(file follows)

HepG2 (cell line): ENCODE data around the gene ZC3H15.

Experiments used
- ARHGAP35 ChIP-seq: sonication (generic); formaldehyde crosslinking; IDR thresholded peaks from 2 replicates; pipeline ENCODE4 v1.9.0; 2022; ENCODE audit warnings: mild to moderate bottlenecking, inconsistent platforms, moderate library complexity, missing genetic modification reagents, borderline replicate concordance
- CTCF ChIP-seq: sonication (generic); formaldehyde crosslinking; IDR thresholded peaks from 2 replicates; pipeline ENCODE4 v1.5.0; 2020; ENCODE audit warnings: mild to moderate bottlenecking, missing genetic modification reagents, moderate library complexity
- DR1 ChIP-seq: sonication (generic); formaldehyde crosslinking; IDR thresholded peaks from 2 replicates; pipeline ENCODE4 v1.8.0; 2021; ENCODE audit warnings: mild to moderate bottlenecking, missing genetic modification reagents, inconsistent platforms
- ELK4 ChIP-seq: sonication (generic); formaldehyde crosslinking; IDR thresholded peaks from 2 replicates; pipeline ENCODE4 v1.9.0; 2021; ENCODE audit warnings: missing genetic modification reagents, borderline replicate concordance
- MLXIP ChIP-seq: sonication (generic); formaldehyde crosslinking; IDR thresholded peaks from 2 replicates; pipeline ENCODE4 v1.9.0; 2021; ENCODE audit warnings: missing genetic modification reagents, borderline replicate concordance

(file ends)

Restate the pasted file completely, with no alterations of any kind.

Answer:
HepG2 (cell line): ENCODE data around the gene ZC3H15.

Experiments used
- ARHGAP35 ChIP-seq: sonication (generic); formaldehyde crosslinking; IDR thresholded peaks from 2 replicates; pipeline ENCODE4 v1.9.0; 2022; ENCODE audit warnings: mild to moderate bottlenecking, inconsistent platforms, moderate library complexity, missing genetic modification reagents, borderline replicate concordance
- CTCF ChIP-seq: sonication (generic); formaldehyde crosslinking; IDR thresholded peaks from 2 replicates; pipeline ENCODE4 v1.5.0; 2020; ENCODE audit warnings: mild to moderate bottlenecking, missing genetic modification reagents, moderate library complexity
- DR1 ChIP-seq: sonication (generic); formaldehyde crosslinking; IDR thresholded peaks from 2 replicates; pipeline ENCODE4 v1.8.0; 2021; ENCODE audit warnings: mild to moderate bottlenecking, missing genetic modification reagents, inconsistent platforms
- ELK4 ChIP-seq: sonication (generic); formaldehyde crosslinking; IDR thresholded peaks from 2 replicates; pipeline ENCODE4 v1.9.0; 2021; ENCODE audit warnings: missing genetic modification reagents, borderline replicate concordance
- MLXIP ChIP-seq: sonication (generic); formaldehyde crosslinking; IDR thresholded peaks from 2 replicates; pipeline ENCODE4 v1.9.0; 2021; ENCODE audit warnings: missing genetic modification reagents, borderline replicate concordance